Deadpool – Film Review
Released just 48 hours before Valentine’s Day, I think Deadpool was set to get many romantics excited to see how Ryan Reynolds’ dapper face would hold up during valiant action scenes. And indeed, just when you thought it could not get sexier, several flashes of Reynolds’ character’s turtle-skin face and abs, looking like they had been thrown into a blender, graced the screen.
Even the opening credits set the perfect tone for heroic romance with lines that read, “Produced by asshats” and “Directed by an overpaid tool”. I mean, if this movie did not put couples in the mood for love during the Valentine’s weekend, then I do not know what could.
I only got to enjoy the film a few days after its release, but those who watch last laugh the longest, – right? Apparently “Written by the Real Heroes Here”, Deadpool tells the story of Marvel’s most unconventional hero (Ryan Reynolds) as he hunts down a British villain named Ajax (Ed Skrein), who is responsible for disfiguring his handsome face.
I did not expect Reynolds to be so well-suited for this character. In the last Reynolds movie I watched, The Proposal, he played quite the endearing character. But in Deadpool his presence on screen is really strong. And although I found it hard to engage with the character emotionally, I do think that the whole antihero aspect of the story is what gives Deadpool its appeal.
In Deadpool, Marvel’s comic book protagonist is out in the city shooting and stabbing with reckless abandon to quite literally save his own skin. And boy, are those shooting scenes epic. From pieces of brains flying about to bodies being impaled in the air. Surely, anybody who is squeamish is a worthless viewer.
Personally, I do not get excited seeing guts and gore in movies but the directing made quite the show of all the action and blood spattering. If anything, it is the writing that could have done with fewer wisecrack jokes but we get a feel of Deadpool’s flippant character nonetheless. With both the writing and directing, we get to observe this character’s clear instability while we witness his skill with wonder.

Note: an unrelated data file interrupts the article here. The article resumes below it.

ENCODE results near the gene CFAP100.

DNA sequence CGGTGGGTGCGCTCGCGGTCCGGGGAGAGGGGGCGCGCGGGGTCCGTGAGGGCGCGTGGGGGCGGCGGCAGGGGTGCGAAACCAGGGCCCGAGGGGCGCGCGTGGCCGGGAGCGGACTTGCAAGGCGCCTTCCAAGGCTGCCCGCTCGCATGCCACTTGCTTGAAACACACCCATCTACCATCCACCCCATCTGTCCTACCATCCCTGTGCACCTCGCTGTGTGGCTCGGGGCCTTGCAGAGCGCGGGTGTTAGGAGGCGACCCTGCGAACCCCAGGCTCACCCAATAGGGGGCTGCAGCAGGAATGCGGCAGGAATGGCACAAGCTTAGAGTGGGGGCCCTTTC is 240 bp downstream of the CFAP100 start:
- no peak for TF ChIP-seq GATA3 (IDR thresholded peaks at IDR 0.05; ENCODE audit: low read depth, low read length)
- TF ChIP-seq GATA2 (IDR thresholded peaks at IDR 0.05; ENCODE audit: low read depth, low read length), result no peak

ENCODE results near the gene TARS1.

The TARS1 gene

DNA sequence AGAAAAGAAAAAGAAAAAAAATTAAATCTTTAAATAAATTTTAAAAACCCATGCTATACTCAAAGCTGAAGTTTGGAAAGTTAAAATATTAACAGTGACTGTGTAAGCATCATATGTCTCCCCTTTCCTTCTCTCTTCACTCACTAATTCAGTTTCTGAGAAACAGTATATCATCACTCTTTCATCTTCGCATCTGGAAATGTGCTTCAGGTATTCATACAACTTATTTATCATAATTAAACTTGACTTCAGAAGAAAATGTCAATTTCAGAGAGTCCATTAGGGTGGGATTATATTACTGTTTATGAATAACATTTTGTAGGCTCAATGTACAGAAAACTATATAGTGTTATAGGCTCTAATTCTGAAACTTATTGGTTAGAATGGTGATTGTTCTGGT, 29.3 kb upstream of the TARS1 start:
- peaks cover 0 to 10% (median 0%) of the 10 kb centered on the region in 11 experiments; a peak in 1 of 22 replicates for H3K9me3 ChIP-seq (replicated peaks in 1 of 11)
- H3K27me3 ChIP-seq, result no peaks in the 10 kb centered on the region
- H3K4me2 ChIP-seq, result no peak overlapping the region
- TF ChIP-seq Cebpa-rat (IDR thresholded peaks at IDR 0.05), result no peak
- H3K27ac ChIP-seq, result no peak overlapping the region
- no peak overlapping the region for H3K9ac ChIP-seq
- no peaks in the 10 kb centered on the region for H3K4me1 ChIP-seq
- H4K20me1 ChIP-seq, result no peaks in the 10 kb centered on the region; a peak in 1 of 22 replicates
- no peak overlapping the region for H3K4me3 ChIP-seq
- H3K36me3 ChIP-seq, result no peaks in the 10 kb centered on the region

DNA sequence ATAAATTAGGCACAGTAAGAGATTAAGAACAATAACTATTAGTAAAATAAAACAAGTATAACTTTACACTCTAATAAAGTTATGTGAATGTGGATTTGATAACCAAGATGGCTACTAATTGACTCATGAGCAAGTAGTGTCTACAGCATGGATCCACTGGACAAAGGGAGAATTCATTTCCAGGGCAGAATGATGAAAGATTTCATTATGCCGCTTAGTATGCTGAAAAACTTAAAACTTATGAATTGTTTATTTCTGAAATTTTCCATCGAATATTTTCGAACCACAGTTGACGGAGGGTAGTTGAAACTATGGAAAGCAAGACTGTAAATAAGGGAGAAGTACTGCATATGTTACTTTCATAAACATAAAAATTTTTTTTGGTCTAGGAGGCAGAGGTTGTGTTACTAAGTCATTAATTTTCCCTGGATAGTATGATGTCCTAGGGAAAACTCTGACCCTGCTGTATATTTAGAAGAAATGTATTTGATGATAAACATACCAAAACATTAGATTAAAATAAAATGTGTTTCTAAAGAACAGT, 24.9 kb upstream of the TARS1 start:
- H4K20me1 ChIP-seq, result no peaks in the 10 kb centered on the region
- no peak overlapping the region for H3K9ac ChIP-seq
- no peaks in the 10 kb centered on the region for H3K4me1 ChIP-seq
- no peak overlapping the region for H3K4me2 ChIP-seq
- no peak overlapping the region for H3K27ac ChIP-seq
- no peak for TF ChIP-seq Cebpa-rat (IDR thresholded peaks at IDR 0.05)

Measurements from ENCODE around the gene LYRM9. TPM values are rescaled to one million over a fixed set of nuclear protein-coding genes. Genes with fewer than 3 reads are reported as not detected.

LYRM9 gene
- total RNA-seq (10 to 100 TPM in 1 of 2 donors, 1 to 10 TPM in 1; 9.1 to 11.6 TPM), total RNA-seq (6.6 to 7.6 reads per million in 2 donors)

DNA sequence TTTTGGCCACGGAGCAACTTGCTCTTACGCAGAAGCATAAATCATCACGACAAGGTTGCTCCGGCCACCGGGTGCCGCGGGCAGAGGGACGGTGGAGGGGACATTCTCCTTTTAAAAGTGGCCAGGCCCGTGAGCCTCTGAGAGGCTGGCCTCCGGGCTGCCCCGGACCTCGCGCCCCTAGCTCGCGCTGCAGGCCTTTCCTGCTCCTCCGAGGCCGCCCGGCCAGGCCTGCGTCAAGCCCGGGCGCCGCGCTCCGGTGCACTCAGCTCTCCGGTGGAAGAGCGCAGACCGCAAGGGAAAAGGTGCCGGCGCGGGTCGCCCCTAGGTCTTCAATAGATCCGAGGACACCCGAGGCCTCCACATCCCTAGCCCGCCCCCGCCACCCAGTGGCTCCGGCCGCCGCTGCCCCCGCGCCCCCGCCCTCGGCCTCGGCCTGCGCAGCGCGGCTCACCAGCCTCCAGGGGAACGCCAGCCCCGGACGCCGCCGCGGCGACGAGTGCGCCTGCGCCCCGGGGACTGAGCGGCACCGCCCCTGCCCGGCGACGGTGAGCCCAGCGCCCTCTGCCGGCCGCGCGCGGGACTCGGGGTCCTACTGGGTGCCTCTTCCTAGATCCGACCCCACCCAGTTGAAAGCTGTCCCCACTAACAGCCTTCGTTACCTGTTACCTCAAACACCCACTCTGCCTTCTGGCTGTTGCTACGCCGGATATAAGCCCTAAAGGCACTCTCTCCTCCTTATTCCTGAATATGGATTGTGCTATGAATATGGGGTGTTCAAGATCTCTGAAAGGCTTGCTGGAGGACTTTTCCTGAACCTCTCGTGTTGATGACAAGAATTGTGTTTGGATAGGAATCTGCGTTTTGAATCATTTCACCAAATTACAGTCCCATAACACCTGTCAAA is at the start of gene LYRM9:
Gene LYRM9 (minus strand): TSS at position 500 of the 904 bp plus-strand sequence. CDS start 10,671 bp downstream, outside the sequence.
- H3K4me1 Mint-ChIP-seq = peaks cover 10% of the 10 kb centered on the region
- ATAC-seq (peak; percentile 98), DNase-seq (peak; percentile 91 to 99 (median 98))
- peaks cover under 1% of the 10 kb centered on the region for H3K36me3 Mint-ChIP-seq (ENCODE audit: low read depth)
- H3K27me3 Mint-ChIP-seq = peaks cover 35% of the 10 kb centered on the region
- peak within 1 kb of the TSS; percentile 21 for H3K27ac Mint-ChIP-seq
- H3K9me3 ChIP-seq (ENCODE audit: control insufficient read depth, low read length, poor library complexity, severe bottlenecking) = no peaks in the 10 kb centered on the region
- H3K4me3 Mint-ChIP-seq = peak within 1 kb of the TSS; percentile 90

Interestingly enough, Deadpool’s instability is why the comic itself is so adored by Marvel fans. The character is famous for breaking through the fourth wall, which prompts the audience that he is aware of his fictional existence, while remaining in a made up sphere. In the film, Deadpool quite blatantly mentions the fourth wall and talks directly to the screen several times.
From the comic snippets I have seen, however, the graphic novel does a better job at creating the irony of fiction versus non-fiction and I think the fourth wall insertions in the movie are quite sloppy. Nonetheless, the thought is appreciated.
With this in mind, and given the high quality of each of the scenes, I am surprised this film was not released in 3D. I think this could have enhanced the engagement between the viewer and the story and contributed a little more to the movie’s irony. And even though I could not whole-heartedly engage the character, I still find Deadpool a treat to watch.